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MS and vitamin D, B12 deficiencies

All nutrients have a role to play in health. When we are found to be deficient in particular vitamins or minerals, it could be that we are not eating enough foods that provide them or our state of health may be such that we are unable to properly metabolize and process them.

Many studies have shown that people with multiple sclerosis have lower levels of specific vitamins and other nutrients, especially vitamin D and vitamin B12.
The Vitamin B12 Connection

Those who have MS have low levels of vitamin B12 in their cerebrospinal fluid, blood serum, or both. A vitamin B12 deficiency is often mistaken for MS.

Studies have shown patients with MS given vitamin B12 supplements have experienced clinical improvements with symptoms. Those with MS are also likely to be low in other B vitamins and should consider a B vitamin complex with extra B12. It is always best to take a complex B rather than taking just one B vitamin for any length of time. B vitamins work together to perform many vital roles in the body.
Foods Rich in Vitamin B 12

Foods rich in vitamin B12 include:

  • Sardines
  • Salmon
  • Tuna
  • Cod
  • Lamb
  • Shrimp
  • Scallops
  • Beef
  • Yogurt
  • Milk

If you are suffering from a digestive disease that inhibits absorption such as celiac disease or you are elderly, vegan, or vegetarian it may be difficult for you to reach your daily requirement of B12 without supplementation.

Even if you are not aware that you have a digestive disorder, chances are you suffer from leaky gut syndrome if you have MS or any other autoimmune disease. Elimination of gluten from your diet, treating Candida overgrowth, and repairing your gut will go a long way toward your recovery from MS.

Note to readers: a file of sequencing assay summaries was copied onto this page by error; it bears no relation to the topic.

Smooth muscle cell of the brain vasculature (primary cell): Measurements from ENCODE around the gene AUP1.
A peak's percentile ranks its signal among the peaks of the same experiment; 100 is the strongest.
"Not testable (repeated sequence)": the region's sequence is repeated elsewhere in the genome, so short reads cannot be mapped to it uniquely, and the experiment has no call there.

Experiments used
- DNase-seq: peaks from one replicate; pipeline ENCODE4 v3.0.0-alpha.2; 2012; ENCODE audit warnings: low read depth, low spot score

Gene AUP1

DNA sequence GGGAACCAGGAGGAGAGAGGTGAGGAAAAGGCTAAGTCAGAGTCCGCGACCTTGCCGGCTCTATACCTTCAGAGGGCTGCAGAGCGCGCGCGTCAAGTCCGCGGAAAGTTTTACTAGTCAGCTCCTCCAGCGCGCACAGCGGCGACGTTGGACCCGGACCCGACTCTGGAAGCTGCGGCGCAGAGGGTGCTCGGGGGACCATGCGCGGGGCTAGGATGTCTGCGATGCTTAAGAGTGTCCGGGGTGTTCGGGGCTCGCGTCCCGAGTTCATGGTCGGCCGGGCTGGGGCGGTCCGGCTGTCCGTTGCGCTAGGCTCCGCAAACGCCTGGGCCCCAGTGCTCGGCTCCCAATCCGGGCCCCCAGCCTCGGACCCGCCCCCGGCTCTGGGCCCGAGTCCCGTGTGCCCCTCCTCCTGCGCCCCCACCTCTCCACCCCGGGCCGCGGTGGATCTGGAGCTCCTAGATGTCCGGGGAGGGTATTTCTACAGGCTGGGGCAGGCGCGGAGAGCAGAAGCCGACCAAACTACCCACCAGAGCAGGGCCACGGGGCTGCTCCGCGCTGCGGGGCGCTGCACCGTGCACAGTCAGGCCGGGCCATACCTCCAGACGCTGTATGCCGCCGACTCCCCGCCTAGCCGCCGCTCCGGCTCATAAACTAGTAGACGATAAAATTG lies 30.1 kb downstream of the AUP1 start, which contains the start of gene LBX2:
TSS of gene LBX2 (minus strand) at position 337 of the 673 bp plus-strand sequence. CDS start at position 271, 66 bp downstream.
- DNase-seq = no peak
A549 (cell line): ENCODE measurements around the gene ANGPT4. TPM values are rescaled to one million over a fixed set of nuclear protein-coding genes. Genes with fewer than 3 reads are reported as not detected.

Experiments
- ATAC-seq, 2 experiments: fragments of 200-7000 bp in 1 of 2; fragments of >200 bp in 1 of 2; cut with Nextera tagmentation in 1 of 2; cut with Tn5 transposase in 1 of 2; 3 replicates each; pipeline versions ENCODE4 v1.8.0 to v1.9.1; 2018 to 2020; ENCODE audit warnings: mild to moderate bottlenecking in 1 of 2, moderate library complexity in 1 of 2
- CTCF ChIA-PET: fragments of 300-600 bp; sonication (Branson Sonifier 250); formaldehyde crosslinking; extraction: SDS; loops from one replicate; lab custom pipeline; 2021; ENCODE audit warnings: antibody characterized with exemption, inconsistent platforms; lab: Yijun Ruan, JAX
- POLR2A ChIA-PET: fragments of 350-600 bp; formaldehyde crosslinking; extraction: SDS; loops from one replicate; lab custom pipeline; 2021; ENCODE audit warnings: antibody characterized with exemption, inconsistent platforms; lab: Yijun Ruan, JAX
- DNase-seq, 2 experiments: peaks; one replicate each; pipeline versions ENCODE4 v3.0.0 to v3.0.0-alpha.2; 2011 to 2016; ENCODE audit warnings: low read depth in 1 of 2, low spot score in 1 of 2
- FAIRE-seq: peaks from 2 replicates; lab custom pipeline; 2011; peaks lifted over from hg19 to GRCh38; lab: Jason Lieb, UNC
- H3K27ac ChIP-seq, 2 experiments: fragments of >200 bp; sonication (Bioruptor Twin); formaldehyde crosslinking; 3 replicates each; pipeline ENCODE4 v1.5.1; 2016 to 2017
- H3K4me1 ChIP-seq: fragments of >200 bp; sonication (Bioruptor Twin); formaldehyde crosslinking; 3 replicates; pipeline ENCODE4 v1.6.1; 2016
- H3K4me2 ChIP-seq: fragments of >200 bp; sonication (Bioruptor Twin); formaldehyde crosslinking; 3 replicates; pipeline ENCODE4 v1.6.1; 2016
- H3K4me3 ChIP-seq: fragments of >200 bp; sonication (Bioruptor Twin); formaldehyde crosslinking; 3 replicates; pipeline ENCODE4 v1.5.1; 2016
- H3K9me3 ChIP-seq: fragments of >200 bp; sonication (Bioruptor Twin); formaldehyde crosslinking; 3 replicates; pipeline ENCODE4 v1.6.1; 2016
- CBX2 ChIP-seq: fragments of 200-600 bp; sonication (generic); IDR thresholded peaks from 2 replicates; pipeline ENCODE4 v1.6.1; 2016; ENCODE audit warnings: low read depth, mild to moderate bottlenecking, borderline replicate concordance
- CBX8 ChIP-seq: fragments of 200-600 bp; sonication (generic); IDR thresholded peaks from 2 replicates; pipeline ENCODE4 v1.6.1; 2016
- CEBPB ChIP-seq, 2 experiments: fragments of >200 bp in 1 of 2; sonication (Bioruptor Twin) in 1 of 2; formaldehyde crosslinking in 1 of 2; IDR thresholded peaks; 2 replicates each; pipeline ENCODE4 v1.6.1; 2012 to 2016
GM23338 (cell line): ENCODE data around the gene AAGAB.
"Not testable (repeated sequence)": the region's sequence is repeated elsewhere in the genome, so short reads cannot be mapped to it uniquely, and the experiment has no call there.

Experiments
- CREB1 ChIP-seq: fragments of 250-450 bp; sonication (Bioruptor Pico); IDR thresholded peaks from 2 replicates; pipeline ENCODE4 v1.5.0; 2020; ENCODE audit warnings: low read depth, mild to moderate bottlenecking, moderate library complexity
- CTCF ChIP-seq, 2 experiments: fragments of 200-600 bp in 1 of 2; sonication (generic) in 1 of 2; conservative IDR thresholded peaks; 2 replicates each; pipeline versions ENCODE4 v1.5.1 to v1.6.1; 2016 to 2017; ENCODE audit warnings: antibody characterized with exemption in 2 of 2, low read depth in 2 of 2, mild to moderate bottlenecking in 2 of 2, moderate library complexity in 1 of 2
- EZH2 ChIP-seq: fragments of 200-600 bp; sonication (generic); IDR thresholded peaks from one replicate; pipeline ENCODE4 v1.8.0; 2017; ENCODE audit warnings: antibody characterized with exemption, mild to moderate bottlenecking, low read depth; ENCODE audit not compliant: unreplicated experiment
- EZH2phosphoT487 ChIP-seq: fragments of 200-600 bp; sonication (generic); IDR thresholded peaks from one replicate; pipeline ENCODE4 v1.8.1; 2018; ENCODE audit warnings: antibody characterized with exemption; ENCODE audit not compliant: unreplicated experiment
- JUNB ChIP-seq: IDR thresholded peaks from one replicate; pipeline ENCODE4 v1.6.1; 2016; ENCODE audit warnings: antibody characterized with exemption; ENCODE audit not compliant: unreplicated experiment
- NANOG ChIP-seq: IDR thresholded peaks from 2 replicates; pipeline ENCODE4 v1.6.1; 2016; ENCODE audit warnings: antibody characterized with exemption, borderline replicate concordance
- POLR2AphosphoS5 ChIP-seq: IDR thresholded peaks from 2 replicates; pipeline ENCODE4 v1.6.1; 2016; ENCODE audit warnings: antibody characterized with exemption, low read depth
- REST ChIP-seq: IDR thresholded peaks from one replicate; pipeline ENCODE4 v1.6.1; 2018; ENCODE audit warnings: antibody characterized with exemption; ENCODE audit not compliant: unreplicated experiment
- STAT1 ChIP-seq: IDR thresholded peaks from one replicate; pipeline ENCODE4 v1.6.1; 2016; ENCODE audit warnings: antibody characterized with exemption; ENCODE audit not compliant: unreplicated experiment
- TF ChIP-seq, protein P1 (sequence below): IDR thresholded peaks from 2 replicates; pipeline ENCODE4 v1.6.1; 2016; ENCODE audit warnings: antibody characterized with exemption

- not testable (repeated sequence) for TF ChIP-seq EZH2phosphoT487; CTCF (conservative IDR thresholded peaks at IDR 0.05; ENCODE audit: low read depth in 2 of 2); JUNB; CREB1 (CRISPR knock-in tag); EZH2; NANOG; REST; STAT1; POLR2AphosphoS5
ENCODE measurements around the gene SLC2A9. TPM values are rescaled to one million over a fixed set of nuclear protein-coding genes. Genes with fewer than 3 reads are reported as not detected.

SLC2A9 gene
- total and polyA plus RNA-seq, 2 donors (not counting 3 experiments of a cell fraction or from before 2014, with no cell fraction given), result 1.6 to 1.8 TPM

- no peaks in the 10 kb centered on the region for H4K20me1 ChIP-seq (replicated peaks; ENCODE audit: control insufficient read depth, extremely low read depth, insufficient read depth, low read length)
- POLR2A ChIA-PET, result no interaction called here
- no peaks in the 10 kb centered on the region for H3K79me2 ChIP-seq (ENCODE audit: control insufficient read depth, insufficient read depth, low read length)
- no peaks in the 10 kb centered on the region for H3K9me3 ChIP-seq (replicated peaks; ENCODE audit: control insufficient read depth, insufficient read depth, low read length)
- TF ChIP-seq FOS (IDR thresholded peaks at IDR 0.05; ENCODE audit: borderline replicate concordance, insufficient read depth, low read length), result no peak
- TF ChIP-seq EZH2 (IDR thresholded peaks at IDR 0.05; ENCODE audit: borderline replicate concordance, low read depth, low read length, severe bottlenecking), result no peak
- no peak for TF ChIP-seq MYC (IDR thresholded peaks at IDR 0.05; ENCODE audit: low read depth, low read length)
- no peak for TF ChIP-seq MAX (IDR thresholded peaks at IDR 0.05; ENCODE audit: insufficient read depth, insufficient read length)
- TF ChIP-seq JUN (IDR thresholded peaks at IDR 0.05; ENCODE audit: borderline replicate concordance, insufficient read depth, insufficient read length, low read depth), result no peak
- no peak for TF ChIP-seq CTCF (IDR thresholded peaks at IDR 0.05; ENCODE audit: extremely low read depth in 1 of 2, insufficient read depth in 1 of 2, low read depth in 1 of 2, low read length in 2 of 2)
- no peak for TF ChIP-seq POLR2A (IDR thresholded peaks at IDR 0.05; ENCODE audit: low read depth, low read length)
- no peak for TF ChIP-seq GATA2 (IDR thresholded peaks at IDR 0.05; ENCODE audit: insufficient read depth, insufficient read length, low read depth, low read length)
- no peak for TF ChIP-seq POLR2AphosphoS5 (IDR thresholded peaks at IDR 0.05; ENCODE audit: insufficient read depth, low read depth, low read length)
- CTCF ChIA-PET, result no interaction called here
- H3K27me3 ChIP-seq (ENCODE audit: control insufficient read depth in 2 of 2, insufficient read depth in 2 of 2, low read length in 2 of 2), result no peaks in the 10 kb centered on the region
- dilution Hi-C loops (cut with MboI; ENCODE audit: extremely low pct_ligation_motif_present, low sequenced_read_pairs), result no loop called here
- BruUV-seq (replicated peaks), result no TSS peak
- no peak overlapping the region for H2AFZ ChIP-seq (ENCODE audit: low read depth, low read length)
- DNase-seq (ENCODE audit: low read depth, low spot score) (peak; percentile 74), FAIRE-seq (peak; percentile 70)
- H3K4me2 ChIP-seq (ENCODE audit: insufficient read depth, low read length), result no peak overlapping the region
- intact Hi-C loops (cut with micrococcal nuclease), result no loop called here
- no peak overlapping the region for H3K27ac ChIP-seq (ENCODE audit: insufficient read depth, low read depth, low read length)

The Vitamin D Connection

The farther away a person lives from the equator, the greater the risk of developing MS, which suggests vitamin D deficiency may play an important part in the development of this disease.

Study after study shows that when people are chronically ill they either are or they were vitamin D deficient. Vitamin D is a hormone our bodies produce after we are exposed to sunlight.

Vitamin D is stored in fat and released as needed, but this does not work right for particularly toxic people or overweight people and most of us in the modern world do not get nearly enough vitamin D in the summer regardless of our ability to store it. We certainly get enough in our diet to make up for our lack of outdoor life.

If you have MS you will likely feel an immediate improvement by supplementing with vitamin D. Avoid very high doses of vitamin D for long periods of time.

Foods Rich in Vitamin D

  • Fatty fish
  • Mushrooms
  • Beef liver
  • Cheese
  • Egg yolks


Vitamin D and vitamin B12 deficiencies play a role in MS, but they are not the only causes of this disease. A leaky gut is most certainly a big part of the problem with this disease, and diet management is paramount not only to manage symptoms naturally, but also to getting well. To learn more about MS, check out Naturally Treat Multiple Sclerosis - Therapies, Diet, Pain Management, Alternative Medicine.

Story Source: The above story is based on materials provided by EXAMINER
Note: Materials may be edited for content and length


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